4.4.2 Integral Personalism – Structure The Structural Centrality of Person

In keeping with the personalist tradition in general, Integral Personalism places the person at the structural center of thought. It is the notion of person that is the central vision that bears fruit in anthropology and in ethics. While this may at first appear an obvious philosophical move in personalist thought, the history of the concept of person belies this. In Aristotelian thought, for example, persons were not thought of in and of themselves but rather in relation to something else – the animal kingdom. To begin with a concept of person that is derived directly from persons is a relatively recent move in philosophical thought (Burgos 2018, pp. 204–5). Personalist Categories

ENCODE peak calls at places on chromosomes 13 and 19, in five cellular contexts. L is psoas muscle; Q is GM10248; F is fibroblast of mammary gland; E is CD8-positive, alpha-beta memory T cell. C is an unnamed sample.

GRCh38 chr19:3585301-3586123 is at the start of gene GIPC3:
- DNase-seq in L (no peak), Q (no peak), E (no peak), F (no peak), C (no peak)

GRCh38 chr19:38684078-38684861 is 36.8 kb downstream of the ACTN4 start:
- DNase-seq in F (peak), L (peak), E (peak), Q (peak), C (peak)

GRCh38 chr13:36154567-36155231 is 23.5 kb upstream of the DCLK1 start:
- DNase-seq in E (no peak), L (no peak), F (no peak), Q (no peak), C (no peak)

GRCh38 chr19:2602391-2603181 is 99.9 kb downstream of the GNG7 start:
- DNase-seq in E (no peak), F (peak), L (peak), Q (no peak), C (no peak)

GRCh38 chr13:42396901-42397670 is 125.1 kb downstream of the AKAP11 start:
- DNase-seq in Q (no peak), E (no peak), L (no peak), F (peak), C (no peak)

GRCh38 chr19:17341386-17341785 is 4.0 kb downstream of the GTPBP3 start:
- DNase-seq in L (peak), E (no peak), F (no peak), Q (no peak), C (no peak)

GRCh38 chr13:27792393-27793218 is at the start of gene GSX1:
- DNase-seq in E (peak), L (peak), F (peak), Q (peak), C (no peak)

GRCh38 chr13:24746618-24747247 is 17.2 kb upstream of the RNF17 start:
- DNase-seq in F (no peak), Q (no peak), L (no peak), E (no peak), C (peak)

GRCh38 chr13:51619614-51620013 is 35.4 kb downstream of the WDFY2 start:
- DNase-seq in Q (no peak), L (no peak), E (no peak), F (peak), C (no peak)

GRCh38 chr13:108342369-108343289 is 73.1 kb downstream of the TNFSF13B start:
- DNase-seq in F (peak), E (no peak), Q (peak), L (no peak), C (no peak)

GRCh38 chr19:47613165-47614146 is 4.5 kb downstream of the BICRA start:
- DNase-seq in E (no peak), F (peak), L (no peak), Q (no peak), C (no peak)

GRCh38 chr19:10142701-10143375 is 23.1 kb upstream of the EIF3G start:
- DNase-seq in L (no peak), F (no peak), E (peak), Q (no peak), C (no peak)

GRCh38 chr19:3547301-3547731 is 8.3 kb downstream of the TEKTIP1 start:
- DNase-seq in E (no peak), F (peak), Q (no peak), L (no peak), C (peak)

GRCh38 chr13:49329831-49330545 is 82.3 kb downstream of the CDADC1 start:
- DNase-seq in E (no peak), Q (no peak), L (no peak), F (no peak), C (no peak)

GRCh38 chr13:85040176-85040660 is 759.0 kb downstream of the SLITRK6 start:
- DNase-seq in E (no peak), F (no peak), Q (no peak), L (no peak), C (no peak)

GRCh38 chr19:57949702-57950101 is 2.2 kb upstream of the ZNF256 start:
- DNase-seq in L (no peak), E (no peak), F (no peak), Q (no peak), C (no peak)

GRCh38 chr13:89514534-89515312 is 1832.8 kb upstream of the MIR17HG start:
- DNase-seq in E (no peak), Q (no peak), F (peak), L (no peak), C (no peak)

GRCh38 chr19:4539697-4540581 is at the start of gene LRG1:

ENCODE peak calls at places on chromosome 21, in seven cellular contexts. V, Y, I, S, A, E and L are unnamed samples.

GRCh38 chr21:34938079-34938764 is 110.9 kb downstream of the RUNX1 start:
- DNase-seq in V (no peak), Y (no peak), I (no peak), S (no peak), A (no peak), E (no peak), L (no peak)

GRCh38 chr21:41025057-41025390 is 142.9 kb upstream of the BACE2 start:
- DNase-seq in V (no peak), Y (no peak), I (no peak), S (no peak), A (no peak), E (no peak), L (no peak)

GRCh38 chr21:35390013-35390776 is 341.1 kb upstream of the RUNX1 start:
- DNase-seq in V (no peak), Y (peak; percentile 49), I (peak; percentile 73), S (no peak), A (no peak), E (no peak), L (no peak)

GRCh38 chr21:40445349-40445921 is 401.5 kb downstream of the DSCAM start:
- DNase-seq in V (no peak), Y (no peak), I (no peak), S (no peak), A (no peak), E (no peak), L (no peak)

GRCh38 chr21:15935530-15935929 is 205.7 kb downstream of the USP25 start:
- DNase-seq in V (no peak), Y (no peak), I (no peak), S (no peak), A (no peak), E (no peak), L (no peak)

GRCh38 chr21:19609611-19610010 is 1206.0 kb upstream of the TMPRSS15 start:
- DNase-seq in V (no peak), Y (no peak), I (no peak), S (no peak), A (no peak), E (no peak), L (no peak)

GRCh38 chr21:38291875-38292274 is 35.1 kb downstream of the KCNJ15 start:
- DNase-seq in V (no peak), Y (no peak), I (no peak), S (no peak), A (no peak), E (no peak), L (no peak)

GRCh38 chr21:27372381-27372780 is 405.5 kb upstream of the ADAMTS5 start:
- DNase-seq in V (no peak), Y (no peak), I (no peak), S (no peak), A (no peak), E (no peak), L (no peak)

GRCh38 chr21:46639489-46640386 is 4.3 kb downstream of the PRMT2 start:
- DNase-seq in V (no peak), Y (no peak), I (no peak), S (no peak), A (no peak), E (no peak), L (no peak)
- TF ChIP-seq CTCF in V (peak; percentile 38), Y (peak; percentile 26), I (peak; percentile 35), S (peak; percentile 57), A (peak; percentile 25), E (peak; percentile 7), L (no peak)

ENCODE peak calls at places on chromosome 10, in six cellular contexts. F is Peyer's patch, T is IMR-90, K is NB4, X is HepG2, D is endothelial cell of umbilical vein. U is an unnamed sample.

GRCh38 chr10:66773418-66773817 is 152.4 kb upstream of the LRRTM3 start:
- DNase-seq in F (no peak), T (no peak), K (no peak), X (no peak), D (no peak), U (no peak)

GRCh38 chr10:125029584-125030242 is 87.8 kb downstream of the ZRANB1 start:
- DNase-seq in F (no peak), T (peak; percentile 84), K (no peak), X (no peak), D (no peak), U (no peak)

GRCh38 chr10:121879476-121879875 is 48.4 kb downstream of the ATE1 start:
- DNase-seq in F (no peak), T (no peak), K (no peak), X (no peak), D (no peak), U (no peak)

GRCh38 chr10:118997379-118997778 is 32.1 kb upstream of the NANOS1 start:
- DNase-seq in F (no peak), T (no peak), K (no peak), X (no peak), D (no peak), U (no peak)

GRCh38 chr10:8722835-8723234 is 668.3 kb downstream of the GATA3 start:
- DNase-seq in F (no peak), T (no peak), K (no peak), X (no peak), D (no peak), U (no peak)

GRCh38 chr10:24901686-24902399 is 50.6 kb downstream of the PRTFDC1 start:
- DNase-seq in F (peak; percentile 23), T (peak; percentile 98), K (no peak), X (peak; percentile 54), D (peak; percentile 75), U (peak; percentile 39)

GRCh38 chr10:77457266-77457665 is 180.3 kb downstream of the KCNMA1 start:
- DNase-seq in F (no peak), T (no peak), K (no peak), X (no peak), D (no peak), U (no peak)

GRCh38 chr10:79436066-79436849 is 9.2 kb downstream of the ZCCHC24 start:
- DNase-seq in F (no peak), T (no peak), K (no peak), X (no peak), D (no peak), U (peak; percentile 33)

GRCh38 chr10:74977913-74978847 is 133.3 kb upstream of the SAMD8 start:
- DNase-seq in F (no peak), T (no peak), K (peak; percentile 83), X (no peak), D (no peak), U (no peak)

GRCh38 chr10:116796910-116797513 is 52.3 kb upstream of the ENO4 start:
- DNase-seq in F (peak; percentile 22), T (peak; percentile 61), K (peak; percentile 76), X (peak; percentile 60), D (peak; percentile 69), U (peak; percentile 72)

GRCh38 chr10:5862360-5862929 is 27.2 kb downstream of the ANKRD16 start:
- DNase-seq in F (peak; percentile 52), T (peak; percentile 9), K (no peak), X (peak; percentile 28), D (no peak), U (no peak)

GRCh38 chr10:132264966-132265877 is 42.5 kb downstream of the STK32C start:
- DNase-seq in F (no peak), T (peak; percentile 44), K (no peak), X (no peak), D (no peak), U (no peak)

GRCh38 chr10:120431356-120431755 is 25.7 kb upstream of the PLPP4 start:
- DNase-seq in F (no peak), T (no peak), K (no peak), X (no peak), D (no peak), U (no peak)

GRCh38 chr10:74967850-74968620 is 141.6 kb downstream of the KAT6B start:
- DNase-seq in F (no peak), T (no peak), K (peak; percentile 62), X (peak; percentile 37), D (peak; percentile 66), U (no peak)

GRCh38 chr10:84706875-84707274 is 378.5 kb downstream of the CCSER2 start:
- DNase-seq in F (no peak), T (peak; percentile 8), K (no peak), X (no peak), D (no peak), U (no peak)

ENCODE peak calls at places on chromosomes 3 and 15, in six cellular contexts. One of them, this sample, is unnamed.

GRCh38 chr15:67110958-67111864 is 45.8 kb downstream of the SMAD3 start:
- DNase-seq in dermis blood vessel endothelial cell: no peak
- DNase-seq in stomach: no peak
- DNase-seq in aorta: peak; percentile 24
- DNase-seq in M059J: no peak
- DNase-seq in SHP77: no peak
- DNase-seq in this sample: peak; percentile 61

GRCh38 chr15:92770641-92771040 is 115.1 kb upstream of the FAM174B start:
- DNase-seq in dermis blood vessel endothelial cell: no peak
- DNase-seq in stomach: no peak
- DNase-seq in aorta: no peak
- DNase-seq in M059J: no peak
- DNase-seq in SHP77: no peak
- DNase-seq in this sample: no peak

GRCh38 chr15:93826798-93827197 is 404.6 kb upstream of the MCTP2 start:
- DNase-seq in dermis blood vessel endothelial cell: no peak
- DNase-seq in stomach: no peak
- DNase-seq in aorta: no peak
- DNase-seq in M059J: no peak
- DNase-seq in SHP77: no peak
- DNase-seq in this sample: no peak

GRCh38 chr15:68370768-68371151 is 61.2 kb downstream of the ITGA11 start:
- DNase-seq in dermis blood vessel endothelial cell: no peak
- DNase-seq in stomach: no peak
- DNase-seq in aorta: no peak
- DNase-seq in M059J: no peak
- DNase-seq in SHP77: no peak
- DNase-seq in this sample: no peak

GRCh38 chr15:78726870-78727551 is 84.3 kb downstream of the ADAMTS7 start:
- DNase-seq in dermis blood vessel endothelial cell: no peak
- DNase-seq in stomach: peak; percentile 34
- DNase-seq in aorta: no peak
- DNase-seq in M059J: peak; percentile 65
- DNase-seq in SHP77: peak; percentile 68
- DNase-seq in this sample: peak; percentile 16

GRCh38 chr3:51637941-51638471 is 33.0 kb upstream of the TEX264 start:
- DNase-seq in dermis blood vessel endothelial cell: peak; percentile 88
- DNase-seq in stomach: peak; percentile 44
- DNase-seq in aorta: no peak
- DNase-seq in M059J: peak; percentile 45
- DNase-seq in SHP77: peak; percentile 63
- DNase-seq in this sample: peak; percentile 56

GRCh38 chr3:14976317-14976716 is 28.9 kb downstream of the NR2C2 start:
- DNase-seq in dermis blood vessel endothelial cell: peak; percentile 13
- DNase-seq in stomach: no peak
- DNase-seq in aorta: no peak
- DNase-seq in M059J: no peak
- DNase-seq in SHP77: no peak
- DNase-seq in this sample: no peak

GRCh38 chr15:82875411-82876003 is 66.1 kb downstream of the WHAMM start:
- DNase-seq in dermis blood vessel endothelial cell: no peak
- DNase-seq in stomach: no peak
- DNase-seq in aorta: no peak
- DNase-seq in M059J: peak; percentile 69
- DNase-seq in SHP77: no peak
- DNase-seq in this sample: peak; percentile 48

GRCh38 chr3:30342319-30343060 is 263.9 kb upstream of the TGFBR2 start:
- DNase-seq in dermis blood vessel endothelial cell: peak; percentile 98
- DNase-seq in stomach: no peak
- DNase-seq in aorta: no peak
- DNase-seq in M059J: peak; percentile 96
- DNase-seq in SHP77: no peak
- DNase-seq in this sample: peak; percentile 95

This notion brings us to a central point in Integral Personalism, and one that can flow out into economic theory, with which this project is explicitly concerned. As noted above, Aristotle the biologist sought to categorize living things by kingdom and species. He conceptualized human beings as part of the animal kingdom, that is, as a type of animal, with many features in common with other animals. The species distinction, that which differentiated human beings from other members of the animal kingdom, was the human capacity for rationality – we are rational animals. Along with this, Aristotle refined the notion of substance that was carried forward in western thought – Boethius’ individual substance of a rational nature, Aquinas thought on substance. The notion lived in the scholastically trained Descartes, and continues to manifest itself in various ways in contemporary thought; it underlies, for instance, notions of a mind body dualism, mind-body medicine, etc. There remains a notion present that a human being is composed of distinct and separable parts that need to be linked together in some way. Dualism stood at the foundation of Greek thought, and has accompanied us on the journey, influencing our fundamental vision of persons at every turn.